At the risk of sounding preachy, we’re continuing what we started last week in the CONNECT2Sell series on Critical Thinking. Last week, we looked at truth as an absolute standard that buyers demand. This week, it’s a similar take on credibility because that, too, is in short supply (at least according to buyers!).
That’s not to say that any of these assumptions are fair. It’s just that buyers expect the worse and are quick to believe that sellers are untruthful and lack credibility. We have to work all the harder to disprove those notions.
Without realizing it, you could be confirming buyers’ beliefs if you exhibit these lazy thinking habits that diminish your credibility in sales:
- Lack of follow-through
- Not keeping promises
- Forgetting about commitments made
- Over-promising and under-delivering
- Blue sky, Pollyanna predictions
- Missing appointments or calls
- Not communicating to other internal partners
- Responding hastily before you check on what’s realistic
- Agreeing before checking that you understand
- Making assumptions that lead to misunderstandings
Each of these stems from taking mental shortcuts. Your attempts to ingratiate yourself to the buyer or grease the wheel so you can make a sale affect what you say and do. Instead of being honest, realistic, objective and sure about what you will or can do, you’re saying what you think the buyer wants to hear. Then you’re not following through to deliver on what you’ve implied or promised.
How to Recognize Dangerous Credibility Killers
In addition to the specific credibility killers listed above, there are some additional ways you can erode your credibility. These, too, are the result of lazy thinking. Each is an example of a passive response or a mental miss that comes from not fully analyzing and understand what’s being said. You might exhibit this kind of thinking and/or you might not catch it when others do. Either way, the fix is to recognize it and directly confront it when it happens.
Watch this video to learn more about:
- Hyperbole, exaggeration and superlatives
- Balancing emotion and logic
- Red herrings
- Personal attacks
- Compromising your values in defense of a tactical position
- Piling on
Critical Thinking Skills Examples that Will Help You Avoid these Slippery Tactics
Slow down. Know why you’re saying what you say. Think before speaking about how you will follow up and make good on what you promise.
Here are two examples from the field that illustrate how these lazy thinking habits can creep in to selling.
Rob was livid. His largest customer was considering a move to a competitor. As his customer ticked off all the reasons why he was entertaining this option, Rob got more and more outraged. Half the things the competitor claimed weren’t quite accurate. Some were outright lies. Rob lost it. He let loose with a tirade of expletive-laced attacks against the competitor including “They always pull this *#!%” and “I wouldn’t trust that weasel… there’s a good reason he no longer works for us!”
In just 30 seconds, Rob displayed inappropriate emotion vs. logical thinking. He indulged in conjecture and superlatives. He compromised his own and his company’s value to “take the high road” in winning business ethically.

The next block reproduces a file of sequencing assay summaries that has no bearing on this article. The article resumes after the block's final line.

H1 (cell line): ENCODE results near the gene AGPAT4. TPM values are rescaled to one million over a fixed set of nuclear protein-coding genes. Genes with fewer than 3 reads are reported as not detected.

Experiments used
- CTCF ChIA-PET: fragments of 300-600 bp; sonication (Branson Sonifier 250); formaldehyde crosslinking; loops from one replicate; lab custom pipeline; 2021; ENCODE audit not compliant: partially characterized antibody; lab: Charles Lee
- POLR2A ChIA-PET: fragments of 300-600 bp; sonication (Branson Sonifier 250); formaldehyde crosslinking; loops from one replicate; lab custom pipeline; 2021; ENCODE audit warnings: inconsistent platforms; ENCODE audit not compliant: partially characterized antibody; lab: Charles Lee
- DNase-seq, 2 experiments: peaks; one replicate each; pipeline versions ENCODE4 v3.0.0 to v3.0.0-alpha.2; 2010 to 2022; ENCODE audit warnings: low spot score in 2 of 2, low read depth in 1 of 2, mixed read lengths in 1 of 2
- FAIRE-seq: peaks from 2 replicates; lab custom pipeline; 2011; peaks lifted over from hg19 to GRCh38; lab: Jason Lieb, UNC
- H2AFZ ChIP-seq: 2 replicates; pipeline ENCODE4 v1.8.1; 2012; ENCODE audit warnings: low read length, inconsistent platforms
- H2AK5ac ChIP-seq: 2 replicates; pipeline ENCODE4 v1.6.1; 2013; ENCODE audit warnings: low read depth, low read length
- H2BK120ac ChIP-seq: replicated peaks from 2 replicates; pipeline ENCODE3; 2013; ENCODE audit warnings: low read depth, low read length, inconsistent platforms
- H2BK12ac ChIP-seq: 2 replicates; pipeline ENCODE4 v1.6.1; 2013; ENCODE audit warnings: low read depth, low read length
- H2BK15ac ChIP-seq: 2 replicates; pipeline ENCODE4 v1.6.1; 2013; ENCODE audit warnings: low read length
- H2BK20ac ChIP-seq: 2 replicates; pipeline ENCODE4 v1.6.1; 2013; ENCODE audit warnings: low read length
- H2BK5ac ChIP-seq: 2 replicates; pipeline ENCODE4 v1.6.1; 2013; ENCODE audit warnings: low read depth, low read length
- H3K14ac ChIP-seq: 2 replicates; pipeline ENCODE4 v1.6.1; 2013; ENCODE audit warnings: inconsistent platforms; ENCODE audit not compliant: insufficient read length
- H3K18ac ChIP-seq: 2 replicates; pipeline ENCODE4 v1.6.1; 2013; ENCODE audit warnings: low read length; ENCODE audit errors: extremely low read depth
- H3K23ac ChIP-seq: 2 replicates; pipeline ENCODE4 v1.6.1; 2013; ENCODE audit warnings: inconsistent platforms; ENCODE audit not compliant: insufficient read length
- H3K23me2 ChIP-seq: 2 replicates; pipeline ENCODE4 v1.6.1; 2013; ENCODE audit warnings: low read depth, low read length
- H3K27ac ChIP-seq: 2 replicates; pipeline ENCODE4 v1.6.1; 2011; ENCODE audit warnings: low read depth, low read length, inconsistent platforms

Unfortunately, Rob responded to all the wrong things. The only reason the customer took a meeting with the competitor is because Rob had gotten a little lax in living up to his promises for expedited delivery and to issue a credit on an order that has been botched three months earlier.
Instead of resolving the problems and moving forward, Rob exacerbated the problem and gave the buyer additional reasons to doubt his credibility. It took two meetings with the Sales VP, a deeply discounted rate, and tickets to a football game to save the account. Oh, and the buyer insisted on working with a different seller.
Priyanka was frustrated. She’d been using the sales scripts provided by her company’s internal sales trainer. She had memorized them and worked on inflections so they wouldn’t sound canned. She knew the right answer for every objection, and she could deliver all the scripts without missing a beat. So why wasn’t she landing any appointments?
Reviewing Priyanka’s recorded calls revealed the problem. She wasn’t using any critical thinking. She was merely parroting what she’d been told to say. These weren’t conversations at all. They were awkward robo-calls, no matter how Priyanka delivered the scripts.
When asked, Priyanka had no idea why she was saying what she said. It’s as if she expected the words to do the work like some magic spell. She was reciting scripts, and her mental effort was dedicated to recollection. Her brainpower wasn’t in the moment and wasn’t focused on cause-and-effect or analysis of the situation.
Once she spent time considering why the scripts including certain key points and what these key points might mean to buyers, she became more nimble. She put her mental might into the conversation and began thinking so she could use her own words instead of regurgitating someone else’s.
These are just two examples of slip-ups sellers make. Any time you let lazy thinking supplant focused, critical thinking, you’re equally susceptible to problems like these.
Next Steps for Becoming More Effective in Sales Conversations
Practice noticing and correcting these lazy thinking habits in your day-to-day, outside-of-work conversations. It’s safer there! You’ll build the mental muscle for those high-stakes sales conversations.
This is part nine in the series of posts about why and how to build critical thinking skills you can use to excel in selling. Be sure to bookmark the CONNECT2Sell Blog or subscribe to our weekly newsletter so you won’t miss these posts. Each one offers additional ways to build your mental might. If you want to go back and catch up on the ones you’ve missed, just click on this link.